External Threat Management
April 09, 2020
The outbreak of COVID-19 and the anxiety and the uncertainty brought with it has proven to be an opportunity for ransomware actors to go on the offensive.
Along with leveraging concern over the virus itself, threat actors have thrived on the rapid dispersal of workforces and business operations and the resulting widened protection gaps and decreased visibility security teams have into their organizations' attack surfaces. Attackers now have far more access points to probe or exploit, with little-to-no security oversight. Meanwhile, IT is standing up new systems, new access, and new channels at a breakneck pace. In many cases, they're succumbing to human error, such as critical misconfigurations.
Attackers are searching for these entry points—unknown, unprotected, misconfigured, and unmonitored digital assets. Microsoft, for example, has seen one operation known as REvil, which targets vulnerabilities in VPN devices and gateway appliances to breach networks, and many other groups are operating the same way.
Given the recent successes of deploying ransomware via malware attacks, especially during pandemics, RiskIQ assessed in March that it was only a matter of time before cybercriminals returned to it. Now, ransomware attacks are rampant and will increasingly impact healthcare facilities and COVID-19 responders.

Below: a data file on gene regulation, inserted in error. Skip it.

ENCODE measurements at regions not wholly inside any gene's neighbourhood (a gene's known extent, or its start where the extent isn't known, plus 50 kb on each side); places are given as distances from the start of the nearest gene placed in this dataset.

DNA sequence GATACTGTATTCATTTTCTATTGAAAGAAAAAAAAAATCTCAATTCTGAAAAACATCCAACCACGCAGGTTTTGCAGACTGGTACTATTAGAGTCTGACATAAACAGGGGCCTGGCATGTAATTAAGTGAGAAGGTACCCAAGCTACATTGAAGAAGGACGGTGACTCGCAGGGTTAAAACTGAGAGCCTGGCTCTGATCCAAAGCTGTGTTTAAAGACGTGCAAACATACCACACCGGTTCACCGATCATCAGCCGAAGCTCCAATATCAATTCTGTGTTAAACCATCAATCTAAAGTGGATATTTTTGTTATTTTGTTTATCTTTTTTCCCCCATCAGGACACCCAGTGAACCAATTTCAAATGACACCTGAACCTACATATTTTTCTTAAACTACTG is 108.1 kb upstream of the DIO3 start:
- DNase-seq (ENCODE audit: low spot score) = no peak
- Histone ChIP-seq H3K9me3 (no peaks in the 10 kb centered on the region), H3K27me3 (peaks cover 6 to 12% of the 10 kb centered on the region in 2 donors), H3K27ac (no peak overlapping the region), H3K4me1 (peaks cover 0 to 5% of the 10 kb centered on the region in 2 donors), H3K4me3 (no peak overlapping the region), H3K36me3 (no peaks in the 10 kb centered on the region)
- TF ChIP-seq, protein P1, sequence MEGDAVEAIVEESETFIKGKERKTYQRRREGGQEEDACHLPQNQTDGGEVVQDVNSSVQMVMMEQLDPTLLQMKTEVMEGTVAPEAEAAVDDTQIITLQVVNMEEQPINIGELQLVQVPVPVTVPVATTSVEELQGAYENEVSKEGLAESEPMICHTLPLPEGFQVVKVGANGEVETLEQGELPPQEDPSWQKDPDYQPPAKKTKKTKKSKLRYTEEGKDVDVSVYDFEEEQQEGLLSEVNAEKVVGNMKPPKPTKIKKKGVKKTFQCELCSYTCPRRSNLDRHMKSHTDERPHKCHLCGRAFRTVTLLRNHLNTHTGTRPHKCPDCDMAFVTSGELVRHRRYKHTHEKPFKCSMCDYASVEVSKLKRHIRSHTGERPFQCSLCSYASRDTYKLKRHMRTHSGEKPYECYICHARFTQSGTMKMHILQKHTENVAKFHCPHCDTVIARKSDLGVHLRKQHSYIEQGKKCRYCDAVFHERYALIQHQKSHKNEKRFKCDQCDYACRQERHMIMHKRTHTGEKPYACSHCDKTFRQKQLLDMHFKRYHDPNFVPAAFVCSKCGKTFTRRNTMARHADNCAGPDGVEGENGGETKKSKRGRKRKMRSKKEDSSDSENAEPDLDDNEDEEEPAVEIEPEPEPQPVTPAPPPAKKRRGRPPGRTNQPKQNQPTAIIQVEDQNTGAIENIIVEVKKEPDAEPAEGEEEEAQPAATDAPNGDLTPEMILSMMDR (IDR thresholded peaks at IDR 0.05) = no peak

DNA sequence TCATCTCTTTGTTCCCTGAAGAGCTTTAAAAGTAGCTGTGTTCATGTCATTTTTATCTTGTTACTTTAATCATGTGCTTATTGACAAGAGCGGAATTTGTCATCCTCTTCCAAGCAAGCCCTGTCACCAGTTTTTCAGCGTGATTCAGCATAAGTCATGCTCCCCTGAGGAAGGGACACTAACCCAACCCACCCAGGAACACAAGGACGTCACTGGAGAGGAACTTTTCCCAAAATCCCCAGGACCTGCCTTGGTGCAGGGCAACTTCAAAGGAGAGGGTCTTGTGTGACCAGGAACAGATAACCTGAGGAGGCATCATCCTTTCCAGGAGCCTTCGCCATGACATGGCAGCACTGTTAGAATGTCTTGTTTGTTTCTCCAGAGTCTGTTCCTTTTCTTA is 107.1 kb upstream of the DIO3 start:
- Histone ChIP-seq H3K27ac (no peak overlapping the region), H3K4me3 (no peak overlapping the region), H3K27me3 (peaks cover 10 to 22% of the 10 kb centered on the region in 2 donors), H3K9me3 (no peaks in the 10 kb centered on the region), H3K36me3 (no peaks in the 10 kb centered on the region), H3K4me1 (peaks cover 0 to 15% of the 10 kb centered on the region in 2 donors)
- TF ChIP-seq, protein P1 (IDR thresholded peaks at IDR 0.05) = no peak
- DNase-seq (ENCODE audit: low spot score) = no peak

BleepingComptuer found that on March 24, cybercriminals targeted hospitals with Ryuk ransomware. Likewise, Forbes reported on March 23 that Hammersmith Medicines Research, a British medical facility on standby to test COVID-19 vaccines, was attacked by a ransomware group called Maze. Fortune also reported a rise in ransomware attacks against medical facilities.
April 03, 2020
For the past ten years, RiskIQ has been crawling and passive-sensing the internet to help security teams prepare for a digital revolution that would cause their attack surfaces to move beyond the firewall and outpace traditional security. New initiatives would demand migration to the cloud and call for the immediate adoption of web, mobile, and social platforms, demonstrating the limitations of network security controls.
This digital revolution happened quickly, but with the outbreak of COVID-19, it has suddenly gone into hyperdrive. Almost overnight, workforces and business operations decentralized and were flung all over the world, widening the protection gaps. In only the past two weeks, security protocols have completely changed—firewalls, DLP, and network monitoring are no longer valid. Attackers now have far more access points to probe or exploit, with little-to-no security oversight. Meanwhile, IT is feverishly standing up new systems, new access, and new channels and likely succumbing to human error, such as critical misconfigurations.
The COVID-19 pandemic is a grave and challenging situation for enterprises, but RiskIQ and our customers are uniquely prepared.